Discovering the World

Early one morning, any morning, we can set out, with the least
possible baggage, and discover the world.

So begins the brilliant ‘In Praise of Walking’, by Thomas A. Clark, a poem I’d heartily recommend to anyone. But what kind of world can we discover? That’s a writer’s question, to some extent – the suspicion that discovering means making as well as finding, that discoveries are stories we tell as well as brute facts on which we stub our toes.

Ben Jonson – him again – was keen on the idea of ‘discovery’, an idea he associated with ‘invention’, which in his day meant something less obviously mechanical than it does now. Invention was a writerly skill, but it involved the assured deployment of what you’d inherited or found, dug up in the books you’d read, rather than simply conjuring something out of thin air. Jonson saw himself as living and writing ‘tanquam explorator’, in the manner of a scout, following and making tracks.

Ben_Jonson_by_George_Vertue_1730_(cropped letter box) copy

Jonson was a walker, too, of course – going on foot from London to Edinburgh in the summer of 1618, an escapade I’ve been banging on about for a few years now. In that regard he’s like any number of other writers, who’ve long understood the useful connections between these two arts. He wasn’t a walker like, say, Wordsworth or Coleridge – he wasn’t out there on his own, discovering something called Nature, so the world he discovered in his walking can’t have been the same as theirs. But neither was he a merely instrumental walker, keen to get from A to B as quickly and efficiently as possible. His genre of walking – passing through towns and villages, punctuated by stops at inns and visits to houses – is something else. And it was public, a walk to be seen and enjoyed as a kind of promenade performance before an ever changing audience.

Slezer Dunfermline from west

Dunfermline from the west, by John Slezer, from Theatrum Scotiae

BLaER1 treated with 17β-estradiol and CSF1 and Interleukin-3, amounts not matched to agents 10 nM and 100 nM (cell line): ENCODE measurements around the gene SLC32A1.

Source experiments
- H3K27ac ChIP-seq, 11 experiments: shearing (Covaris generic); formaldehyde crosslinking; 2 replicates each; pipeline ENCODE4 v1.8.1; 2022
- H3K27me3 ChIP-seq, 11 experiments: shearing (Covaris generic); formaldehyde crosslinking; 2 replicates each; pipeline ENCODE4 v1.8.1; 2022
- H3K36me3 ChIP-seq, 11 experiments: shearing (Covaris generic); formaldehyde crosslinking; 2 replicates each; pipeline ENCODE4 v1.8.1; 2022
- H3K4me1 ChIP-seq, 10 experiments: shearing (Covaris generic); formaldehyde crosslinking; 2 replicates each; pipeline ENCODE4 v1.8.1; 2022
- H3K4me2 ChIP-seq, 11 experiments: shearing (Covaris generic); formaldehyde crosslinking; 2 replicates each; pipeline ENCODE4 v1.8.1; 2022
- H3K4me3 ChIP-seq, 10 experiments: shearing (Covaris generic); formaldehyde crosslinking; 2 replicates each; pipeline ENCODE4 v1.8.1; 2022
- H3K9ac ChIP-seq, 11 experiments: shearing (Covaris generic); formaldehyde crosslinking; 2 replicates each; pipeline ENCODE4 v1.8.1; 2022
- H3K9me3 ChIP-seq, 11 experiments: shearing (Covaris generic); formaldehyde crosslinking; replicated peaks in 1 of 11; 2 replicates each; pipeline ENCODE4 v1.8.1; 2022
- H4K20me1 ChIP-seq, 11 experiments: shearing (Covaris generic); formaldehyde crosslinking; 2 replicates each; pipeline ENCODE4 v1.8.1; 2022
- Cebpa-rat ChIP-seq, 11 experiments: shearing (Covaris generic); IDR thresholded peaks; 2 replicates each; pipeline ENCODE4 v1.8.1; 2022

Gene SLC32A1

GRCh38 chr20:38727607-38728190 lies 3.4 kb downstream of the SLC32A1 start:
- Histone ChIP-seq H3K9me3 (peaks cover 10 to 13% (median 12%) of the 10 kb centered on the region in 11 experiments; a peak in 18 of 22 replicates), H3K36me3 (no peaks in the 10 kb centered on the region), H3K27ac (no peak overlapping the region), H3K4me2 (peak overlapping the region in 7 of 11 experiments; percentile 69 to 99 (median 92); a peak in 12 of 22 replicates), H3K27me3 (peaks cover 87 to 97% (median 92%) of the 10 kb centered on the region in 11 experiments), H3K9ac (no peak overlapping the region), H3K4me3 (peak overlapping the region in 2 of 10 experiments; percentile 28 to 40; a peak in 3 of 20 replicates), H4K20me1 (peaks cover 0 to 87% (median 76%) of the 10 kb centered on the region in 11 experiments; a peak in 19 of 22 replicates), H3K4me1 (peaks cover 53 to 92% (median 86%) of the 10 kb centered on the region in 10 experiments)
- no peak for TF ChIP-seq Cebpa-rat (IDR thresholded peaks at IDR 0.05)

In chewing over these ideas, we’ve been thinking about how and whether we can manage to walk in the same way. And the best way to think it is to do it, so on Sunday 25 September we’re going to have a go. In collaboration with the wonderful folk from Forth Pilgrim, the Fife Psychogeographical Collective and Fire Station Creative, we’re going to walk from Culross Palace to Dunfermline Abbey – a route Jonson himself took almost exactly 398 years ago (yes, obviously a big anniversary), and now part of the Fife Pilgrim Way (that’s a genre of walk right there). We’re going to see what we discover, and we’re going to find out what helps us to know what that might be – stories, poems, songs, things we find along the way, the sounds and images of a sociable walk. If you’re free, come and join us – we’ll be gathering outside Culross Palace at 10.30, and ending up at the Fire Station in Dunfermline for a drink and a chat and a rest of the old feet at around 4. We’re a reasonably friendly bunch and we’d love to meet you. No worries if you want to just to turn up,  but if you wanted to know more about the project, or further information on our route and itinerary, please contact me via Twitter or at james.loxley@ed.ac.uk, or my colleague Miranda at miranda.swift@ed.ac.uk.

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James Loxley

Professor of Early Modern Literature, Department of English Literature, University of Edinburgh; Principal Investigator, Ben Jonson's Walk to Scotland

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